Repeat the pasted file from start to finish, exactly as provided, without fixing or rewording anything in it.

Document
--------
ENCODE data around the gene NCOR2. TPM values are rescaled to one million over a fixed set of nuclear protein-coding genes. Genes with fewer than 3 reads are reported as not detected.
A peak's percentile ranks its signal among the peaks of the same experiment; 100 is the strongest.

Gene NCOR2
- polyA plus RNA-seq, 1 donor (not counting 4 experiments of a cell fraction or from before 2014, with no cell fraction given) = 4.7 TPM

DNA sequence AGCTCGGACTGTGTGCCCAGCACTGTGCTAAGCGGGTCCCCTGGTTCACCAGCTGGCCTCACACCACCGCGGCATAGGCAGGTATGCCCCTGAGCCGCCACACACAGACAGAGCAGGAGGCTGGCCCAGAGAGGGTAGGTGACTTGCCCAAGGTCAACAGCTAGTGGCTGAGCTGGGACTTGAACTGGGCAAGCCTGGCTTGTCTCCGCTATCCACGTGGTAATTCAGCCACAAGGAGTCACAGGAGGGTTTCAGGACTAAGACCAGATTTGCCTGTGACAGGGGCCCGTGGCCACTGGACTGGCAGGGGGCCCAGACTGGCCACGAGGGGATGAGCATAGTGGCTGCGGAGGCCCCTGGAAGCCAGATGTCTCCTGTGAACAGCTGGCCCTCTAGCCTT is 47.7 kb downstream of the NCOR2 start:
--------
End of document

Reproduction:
ENCODE data around the gene NCOR2. TPM values are rescaled to one million over a fixed set of nuclear protein-coding genes. Genes with fewer than 3 reads are reported as not detected.
A peak's percentile ranks its signal among the peaks of the same experiment; 100 is the strongest.

Gene NCOR2
- polyA plus RNA-seq, 1 donor (not counting 4 experiments of a cell fraction or from before 2014, with no cell fraction given) = 4.7 TPM

DNA sequence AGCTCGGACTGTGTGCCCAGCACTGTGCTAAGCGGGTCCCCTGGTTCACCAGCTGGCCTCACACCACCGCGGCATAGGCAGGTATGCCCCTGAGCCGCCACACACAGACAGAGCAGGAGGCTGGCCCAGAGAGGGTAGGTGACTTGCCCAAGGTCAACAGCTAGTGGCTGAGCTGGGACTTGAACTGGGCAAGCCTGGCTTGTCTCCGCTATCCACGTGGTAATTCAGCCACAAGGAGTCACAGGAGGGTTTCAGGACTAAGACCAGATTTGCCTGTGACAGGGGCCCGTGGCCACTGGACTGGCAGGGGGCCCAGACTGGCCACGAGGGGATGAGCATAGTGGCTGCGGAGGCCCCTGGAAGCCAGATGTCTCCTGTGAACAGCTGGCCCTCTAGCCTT is 47.7 kb downstream of the NCOR2 start: